When the Target of a Battery is a Police Officer—The Impact This Has on the Charges
In September 2021, Vauhxx Booker was arrested for allegedly assaulting an Indianapolis Metropolitan Police Department (IMPD) officer while officers responded to an incident. According to news reports, IMPD officers were called to the scene as Booker was allegedly intoxicated and acting in an abusive manner. While the police were gathering information for their report, Booker reportedly “put his chest into an officer, knocking him back.” The police immediately cuffed and arrested Booker, and Booker was later charged with “battery of a public safety official.”
The Booker case is a good reminder that the nature of a battery charge can depend on who was the target of the contact. And that is especially true if the alleged victim was a police officer.
Battery of a Police Officer, Defined
Under Title 35 of Indiana state law, generally speaking, battery is defined as when someone “(1) touches another person in a rude, insolent, or angry manner.” This simple battery is a Class B misdemeanor; however, if the offense is committed against a police officer while engaged in their official duty, then it is a Level 6 felony. Furthermore, if the contact resulted in the police officer’s injury, it rises to a Level 5 felony.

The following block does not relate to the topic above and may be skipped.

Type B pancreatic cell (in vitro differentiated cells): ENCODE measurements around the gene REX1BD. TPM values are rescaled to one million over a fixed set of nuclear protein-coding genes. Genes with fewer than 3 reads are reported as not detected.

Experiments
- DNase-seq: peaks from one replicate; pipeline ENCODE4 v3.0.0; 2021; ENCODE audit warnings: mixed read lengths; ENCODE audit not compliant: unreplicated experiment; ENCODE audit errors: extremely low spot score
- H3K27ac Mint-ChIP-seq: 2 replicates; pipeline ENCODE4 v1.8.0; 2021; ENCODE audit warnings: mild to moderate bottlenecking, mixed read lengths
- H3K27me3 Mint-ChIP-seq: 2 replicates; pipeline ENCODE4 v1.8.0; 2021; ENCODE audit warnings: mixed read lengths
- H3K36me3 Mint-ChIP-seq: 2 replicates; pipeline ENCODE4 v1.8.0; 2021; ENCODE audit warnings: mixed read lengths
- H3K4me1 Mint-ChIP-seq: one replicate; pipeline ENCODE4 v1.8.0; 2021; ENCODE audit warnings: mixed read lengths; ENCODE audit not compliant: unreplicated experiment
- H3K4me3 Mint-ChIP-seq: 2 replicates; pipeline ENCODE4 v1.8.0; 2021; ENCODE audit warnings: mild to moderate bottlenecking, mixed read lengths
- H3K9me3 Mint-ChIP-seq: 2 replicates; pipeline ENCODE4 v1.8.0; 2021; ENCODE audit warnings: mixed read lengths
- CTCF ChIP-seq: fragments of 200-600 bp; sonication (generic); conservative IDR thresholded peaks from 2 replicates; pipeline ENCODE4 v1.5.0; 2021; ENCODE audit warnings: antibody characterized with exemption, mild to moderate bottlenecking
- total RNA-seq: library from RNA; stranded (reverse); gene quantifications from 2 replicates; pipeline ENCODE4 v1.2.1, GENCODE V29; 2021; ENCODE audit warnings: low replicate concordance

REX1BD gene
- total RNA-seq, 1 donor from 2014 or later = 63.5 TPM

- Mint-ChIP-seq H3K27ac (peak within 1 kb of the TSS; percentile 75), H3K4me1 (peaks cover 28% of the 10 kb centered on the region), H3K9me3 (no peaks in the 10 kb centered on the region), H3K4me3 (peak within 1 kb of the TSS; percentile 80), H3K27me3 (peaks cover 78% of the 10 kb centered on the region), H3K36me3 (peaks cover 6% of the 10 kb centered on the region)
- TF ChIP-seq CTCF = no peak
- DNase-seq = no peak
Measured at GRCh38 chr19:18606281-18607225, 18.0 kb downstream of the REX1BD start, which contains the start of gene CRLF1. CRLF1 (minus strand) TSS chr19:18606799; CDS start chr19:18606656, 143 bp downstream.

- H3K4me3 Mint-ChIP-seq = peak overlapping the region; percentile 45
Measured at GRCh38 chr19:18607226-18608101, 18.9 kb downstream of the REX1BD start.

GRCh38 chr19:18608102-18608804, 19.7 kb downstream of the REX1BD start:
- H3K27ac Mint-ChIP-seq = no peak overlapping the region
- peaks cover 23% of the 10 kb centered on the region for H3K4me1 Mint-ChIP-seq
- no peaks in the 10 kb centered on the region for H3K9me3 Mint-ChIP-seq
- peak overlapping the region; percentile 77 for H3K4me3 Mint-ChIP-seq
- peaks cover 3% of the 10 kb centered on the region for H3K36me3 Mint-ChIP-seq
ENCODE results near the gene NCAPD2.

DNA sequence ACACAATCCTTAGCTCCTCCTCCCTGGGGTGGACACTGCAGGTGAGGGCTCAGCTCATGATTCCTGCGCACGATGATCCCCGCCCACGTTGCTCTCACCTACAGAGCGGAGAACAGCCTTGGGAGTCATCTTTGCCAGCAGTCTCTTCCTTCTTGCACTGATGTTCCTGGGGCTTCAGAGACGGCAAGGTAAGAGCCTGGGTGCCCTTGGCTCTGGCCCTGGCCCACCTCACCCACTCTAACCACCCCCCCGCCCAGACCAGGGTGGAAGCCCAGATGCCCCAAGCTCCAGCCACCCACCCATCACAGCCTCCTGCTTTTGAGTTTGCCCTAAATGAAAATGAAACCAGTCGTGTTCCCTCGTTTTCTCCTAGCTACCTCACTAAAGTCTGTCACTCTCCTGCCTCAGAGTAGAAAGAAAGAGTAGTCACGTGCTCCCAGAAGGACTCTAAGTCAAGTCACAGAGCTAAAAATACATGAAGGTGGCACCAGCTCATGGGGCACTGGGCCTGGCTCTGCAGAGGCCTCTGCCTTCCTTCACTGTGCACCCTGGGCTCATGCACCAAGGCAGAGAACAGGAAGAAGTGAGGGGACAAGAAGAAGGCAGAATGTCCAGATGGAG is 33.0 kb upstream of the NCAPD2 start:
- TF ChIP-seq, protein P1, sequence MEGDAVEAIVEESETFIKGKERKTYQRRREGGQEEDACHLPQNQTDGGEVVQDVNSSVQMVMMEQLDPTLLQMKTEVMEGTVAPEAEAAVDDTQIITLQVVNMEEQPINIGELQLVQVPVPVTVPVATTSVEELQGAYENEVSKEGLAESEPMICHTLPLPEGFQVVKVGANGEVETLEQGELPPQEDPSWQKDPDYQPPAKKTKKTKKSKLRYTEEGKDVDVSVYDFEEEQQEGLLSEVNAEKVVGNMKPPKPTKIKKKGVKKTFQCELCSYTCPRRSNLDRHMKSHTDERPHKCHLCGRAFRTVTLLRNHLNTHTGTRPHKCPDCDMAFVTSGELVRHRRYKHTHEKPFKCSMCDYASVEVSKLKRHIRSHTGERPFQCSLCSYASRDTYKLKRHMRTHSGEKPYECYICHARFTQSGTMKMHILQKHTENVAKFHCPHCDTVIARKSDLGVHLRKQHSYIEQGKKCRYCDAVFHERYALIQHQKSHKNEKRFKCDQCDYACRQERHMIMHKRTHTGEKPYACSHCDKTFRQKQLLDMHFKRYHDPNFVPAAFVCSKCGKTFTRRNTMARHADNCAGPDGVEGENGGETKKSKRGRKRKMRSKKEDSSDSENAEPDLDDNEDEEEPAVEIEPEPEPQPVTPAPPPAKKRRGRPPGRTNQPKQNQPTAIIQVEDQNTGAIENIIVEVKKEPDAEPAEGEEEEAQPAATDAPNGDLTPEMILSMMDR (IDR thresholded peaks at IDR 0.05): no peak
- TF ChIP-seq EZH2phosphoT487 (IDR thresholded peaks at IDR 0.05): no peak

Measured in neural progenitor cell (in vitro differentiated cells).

Punishment for Battery of a Police Officer
A Class B misdemeanor battery can bring with it a punishment of up to 180 days in jail and a fine of up to $1,000. However, the repercussions for the battery of a police officer are significantly more serious—both in terms of sentencing and the financial penalty.
A person convicted for a Level 6 Felony faces a prison sentence of between six months and three years, while the statute advises that the sentence should be one and a half years. A Level 5 Felony battery may result in a prison term of 1-6 years, with the statutory advisory recommendation being for a three-year prison sentence.
Additionally, the person may be fined up to $10,000 for a Level 5 or 6 Felony.
Think of it this way: The exact same act can result in as much as double, triple, or even ten times as much punishment, depending on who was the intended victim.
Understanding how the victim’s status or other factors can impact your case is crucial. That’s why you need an experienced criminal defense attorney at your side as soon as possible, so contact Razumich & Associates today for a free case evaluation.